Impact X Archives

Impact X – Rebel Recruitment

This post has been archived with permission from the Impact X blog.

General tactics and list building for the Rebel Alliance. This article is intended as an entry point to critical thinking about list building for Rebels and is not hard and fast rules. You are encouraged to build and play your own lists in your own way. 

Core Philosophy  

The forces of the Rebellion are as numerous and varied as the planets they fight for. They can play in many different ways towards many different ends – but they are all built out of the same blocks and on the same principles.

  • quantity
  • spiky
  • adaptability
  • synergy

Quantity: “Make ten men feel like one hundred” – The forces of the rebellion are often rag tag operations built out of anyone who will volunteer – the good news is that there are a lot of volunteers. Rebel units tend to be quite affordable, and because of this you can get a lot of chaff to front load your turn with, saving your important units until later in the round when the opponent is unlikely to have any activations left to retaliate against your key units.

Statistical Spikes: “Never tell me the odds” – Rebel forces dont have the consistency of their counterparts, however they tend to have much higher variance. The DLT-19 for example is likely to put out 2 damage but it will never put out more than 2 damage, the Z-6 on the other had is also likely to put out 2 damage, but can spike as high as 6! That makes rebels sort of unpredictable, you can’t always count on the outcomes or choose when or where you get your big rolls, however over the course of a game you can expect your output to average higher than your counterparts.

Adaptability: “Rebellions are built on hope” Each tool in the Rebels arsenal is not purpose built, unlike their counterparts. Rebel units tend to be very adaptable to the needs put on them – Luke Skywalker for example is a melee unit but he has a really good gun on him too and is fast enough to change plans on the fly – unlike his counterpart Darth Vader who is essentially committed to melee and cannot change his plans once he’s set them in motion due to his slow speed. However this also means that they are not a skilled as their primary function as their counterparts are.

Synergy: “Help me, Obi-Wan Kenobi you are my only hope” Rebels units have a lot of synergy and codependence amongst each other to play optimally. Rebel Troopers rely on Leia’s ability or Lukes command cards to give them dodge tokens. Han and Chewie share their tokens and help protect those around them. If you are able to get all your synergies working together the strength of the Rebels really shines, but if you start losing links in the combo chains too early it starts to become an uphill battle.

Each unit in the Rebellion is a dynamic and adaptable piece, often working in concert with other pieces to become more than the sum of their parts – and Rebel lists tend to follow this guiding principal overall.

Rebel lists are built around unit interactions and synergy – usually a character or support unit that feeds into their troops who do the bulk of the work. The can be something as direct and blatant as Leia’s Take Cover ability or the many command cards that greatly enhance certain interactions, but it can also be something as subtle as a T-47 distracting the enemy long enough for your Fleet Troopers to get into place – the important part is that the units work together to improve the other units around them.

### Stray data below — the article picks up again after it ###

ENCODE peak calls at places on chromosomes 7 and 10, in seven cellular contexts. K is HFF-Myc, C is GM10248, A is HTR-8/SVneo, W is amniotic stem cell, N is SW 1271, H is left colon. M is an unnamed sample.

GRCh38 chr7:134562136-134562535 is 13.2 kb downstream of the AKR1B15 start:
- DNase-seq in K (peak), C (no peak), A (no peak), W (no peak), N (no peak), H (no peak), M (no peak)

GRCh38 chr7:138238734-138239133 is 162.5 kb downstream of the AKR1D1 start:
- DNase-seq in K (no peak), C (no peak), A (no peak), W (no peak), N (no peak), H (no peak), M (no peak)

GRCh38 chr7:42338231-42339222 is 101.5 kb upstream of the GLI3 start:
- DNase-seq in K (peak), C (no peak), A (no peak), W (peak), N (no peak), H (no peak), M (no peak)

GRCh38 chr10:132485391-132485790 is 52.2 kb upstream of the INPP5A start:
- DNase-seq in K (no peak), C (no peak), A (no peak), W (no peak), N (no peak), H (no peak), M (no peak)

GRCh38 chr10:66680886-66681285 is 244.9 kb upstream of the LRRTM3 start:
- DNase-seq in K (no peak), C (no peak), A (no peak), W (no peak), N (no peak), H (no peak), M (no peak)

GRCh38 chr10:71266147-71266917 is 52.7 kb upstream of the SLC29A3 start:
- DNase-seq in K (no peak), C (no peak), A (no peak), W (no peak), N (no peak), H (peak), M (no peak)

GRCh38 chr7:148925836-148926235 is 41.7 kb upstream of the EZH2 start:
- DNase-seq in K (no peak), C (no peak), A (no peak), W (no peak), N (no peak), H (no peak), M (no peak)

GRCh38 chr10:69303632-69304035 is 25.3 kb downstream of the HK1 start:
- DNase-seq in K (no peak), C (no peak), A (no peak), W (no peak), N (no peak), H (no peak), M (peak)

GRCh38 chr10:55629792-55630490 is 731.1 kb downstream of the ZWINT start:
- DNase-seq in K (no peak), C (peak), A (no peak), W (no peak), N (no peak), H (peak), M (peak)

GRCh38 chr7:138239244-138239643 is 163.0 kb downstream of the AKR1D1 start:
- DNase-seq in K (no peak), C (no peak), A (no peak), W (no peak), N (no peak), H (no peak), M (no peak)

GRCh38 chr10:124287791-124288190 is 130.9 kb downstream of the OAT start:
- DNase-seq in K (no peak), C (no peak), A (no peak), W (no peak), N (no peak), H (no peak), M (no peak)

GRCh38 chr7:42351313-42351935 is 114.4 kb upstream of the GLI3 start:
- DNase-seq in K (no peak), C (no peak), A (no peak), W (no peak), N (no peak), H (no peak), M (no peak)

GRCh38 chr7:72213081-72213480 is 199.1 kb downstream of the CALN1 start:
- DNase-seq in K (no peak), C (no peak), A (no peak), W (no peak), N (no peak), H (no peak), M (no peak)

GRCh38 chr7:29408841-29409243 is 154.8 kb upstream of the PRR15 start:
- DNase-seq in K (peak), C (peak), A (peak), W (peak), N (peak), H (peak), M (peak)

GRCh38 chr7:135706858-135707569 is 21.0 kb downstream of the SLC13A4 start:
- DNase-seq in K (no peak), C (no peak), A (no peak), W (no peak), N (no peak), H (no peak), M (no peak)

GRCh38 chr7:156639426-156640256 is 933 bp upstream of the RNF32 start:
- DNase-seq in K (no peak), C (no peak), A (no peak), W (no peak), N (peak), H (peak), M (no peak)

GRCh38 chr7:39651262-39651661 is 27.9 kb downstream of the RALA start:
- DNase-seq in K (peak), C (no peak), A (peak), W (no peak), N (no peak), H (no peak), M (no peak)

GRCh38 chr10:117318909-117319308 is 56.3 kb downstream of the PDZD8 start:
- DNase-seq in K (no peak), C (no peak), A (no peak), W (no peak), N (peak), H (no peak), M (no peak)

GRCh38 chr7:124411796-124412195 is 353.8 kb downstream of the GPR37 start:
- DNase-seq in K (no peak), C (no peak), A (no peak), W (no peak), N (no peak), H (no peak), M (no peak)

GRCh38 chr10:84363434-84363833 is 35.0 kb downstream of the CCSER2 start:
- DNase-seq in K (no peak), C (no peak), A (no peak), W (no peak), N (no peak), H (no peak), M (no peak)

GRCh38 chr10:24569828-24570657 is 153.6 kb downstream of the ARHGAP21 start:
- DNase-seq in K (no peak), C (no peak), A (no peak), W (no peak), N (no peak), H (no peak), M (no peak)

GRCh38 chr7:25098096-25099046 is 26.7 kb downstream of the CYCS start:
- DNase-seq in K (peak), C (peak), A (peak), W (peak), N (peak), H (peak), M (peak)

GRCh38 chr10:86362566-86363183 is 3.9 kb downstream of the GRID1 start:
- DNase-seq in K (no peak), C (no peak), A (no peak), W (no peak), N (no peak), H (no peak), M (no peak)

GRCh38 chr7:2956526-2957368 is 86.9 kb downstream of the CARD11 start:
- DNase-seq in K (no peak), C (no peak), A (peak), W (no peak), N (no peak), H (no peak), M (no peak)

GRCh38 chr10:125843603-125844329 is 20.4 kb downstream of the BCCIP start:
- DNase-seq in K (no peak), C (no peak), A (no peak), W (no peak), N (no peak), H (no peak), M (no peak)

Where to Begin

When you begin building a Rebel list it is best to start with your synergies and combos – when deciding it is best to pick them in pairs or to start with the unit that will end up doing the work, building the other way around tends to leave you with too many buffs and not enough actual work getting done. Generally the synergy will start with your commanders or operatives, but in the future this could also be support units, upgrades, or other specialized forces. It is wise to keep the support pieces as lean and as focused as possible. It may be tempting to add upgrades to them to make them more versatile or to keep it alive longer, but in most cases you can protect them with play-style and can better spend those points elsewhere – it would be a better use of resources to add more work units rather than to over upgrade or add too many support units – as a general guideline your support should never cost more than 1/3 of your list or 250 points.

Once you have chosen you synergy combos it is important to know their timing and limitations. Leia for example can hand out two dodge tokens and remove suppression so it is important she activates early in the turn and before her buff targets move out of range. Chewie supports Han quite well and will always want to be near him, although how you use him could change depending on the card Han uses. Luke tends to do most of his support through command cards and so will want to make sure he is within range 3 of your troops. Once you have identified your synergy combos purpose, timing, and limits its time to flesh out the rest of the list.



How to Expand

Now that you have your synergy combos chosen it is time to build the rest of your list – there are two paths you can take from here and knowing which one to take requires you to know your personal playstyle and preferences.


In a skew list you double down on the functions of your synergies – the general tactic and theory here is that an enemy list will have limited answers to the problem they are presented with. A skew list will present a very limited number of problems but in a quantity or quality of them will overwhelm the toolsets of most lists that encounter it.